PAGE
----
The Multiple Sclerosis Center at Swedish is conducting a study of a drug taken by MS patients who did not respond to two previous disease-modifying therapies.
Ocrelizumab, made by Genetech, has recently gone through three Phase III studies. Two of these studies, OPERA I and OPERA II, were of patients with relapsing remitting MS (RRMS) whose relapses decreased by almost half. In addition, active inflammation of lesions on MRIs decreased by about 95 percent.
The third study, ORATORIO, looked at patients with primary progressive MS. In this study, the medication slowed the development of disability by 24 percent.
Because of the results of these studies, ocrelizumab is now being evaluated by the FDA, with a decision expected near the end of the year for use in patients with both primary progressive MS and RRMS.
Current study to look at longer-term effectsThe current study at the MS Center, called CHORDS, will follow people on ocrelizumab who didn’t respond to two previous disease-modifying therapies. This study is intended to provide additional data about the use of this medication in RRMS patients. This will be very useful in judging the longer-term effects of the medication.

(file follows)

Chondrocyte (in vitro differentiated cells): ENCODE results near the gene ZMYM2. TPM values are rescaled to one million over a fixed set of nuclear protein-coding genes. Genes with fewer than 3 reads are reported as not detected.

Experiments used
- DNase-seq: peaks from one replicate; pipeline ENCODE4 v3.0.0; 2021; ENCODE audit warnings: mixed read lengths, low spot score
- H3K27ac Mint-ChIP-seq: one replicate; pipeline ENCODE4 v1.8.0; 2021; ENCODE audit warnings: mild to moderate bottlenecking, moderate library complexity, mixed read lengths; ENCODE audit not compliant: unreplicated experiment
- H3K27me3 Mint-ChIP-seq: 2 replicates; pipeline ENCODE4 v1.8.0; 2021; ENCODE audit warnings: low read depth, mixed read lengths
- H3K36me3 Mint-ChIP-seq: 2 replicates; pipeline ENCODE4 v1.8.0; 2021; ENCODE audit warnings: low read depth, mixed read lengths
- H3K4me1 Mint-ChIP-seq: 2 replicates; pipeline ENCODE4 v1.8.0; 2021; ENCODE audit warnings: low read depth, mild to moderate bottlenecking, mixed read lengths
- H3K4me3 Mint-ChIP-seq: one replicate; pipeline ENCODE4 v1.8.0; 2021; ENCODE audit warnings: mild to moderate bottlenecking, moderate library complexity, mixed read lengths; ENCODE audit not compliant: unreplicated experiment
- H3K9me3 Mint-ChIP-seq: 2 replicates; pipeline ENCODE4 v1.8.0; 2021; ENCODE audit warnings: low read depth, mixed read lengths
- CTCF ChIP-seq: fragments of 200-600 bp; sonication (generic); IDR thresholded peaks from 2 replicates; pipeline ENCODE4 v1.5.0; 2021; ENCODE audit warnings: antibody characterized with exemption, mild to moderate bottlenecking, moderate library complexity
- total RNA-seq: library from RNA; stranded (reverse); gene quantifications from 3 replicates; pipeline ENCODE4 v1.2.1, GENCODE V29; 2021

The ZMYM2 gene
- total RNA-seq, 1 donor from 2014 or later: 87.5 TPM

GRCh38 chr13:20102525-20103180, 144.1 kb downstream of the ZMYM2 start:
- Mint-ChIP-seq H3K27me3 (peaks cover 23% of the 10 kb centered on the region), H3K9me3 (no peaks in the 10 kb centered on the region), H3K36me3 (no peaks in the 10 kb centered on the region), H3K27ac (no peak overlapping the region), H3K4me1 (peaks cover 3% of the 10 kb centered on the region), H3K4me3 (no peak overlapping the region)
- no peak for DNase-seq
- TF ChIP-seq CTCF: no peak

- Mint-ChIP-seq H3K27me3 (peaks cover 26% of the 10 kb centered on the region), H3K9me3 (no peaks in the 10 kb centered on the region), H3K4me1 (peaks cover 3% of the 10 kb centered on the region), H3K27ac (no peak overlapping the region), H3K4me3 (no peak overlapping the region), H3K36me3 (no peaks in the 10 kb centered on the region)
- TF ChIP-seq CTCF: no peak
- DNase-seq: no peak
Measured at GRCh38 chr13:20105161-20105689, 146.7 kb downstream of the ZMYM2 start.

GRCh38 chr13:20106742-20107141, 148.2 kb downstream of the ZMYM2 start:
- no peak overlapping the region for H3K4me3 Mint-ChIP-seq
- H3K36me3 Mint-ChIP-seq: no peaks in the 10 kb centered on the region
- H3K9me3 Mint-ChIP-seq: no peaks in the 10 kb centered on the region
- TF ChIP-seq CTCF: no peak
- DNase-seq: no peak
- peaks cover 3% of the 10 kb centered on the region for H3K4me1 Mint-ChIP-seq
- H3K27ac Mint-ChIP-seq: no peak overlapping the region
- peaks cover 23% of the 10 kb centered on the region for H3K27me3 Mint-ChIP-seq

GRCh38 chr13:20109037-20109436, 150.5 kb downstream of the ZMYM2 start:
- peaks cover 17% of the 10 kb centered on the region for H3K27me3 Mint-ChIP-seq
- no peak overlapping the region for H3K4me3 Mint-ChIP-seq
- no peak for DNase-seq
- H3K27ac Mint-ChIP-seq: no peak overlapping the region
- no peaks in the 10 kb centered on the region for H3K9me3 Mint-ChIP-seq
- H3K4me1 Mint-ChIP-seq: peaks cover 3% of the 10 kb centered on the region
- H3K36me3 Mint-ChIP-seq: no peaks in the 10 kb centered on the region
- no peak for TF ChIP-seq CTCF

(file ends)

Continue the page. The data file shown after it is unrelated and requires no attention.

Ocrelizumab is an antibody engineered to bind to a protein called CD20, which is on the surface of B cells. When the drug binds to the protein, it destroys the B cells.
B cells are part of the immune system and are responsible for making antibodies and boosting the immune response by presenting potential targets to T cells, which attack foreign substances. The B cells that are blocked by ocrelizumab are not the ones making antibodies, so we think that the main way it works is by affecting the activation of T cells that could wrongly attack the brain in MS.
The MS Center currently has 33 active research studies. Patients interested in the ocrelizumab study, known as Genentech CHORDS (MN 30035), or any others at the center, can contact the research department at 206-320-2647.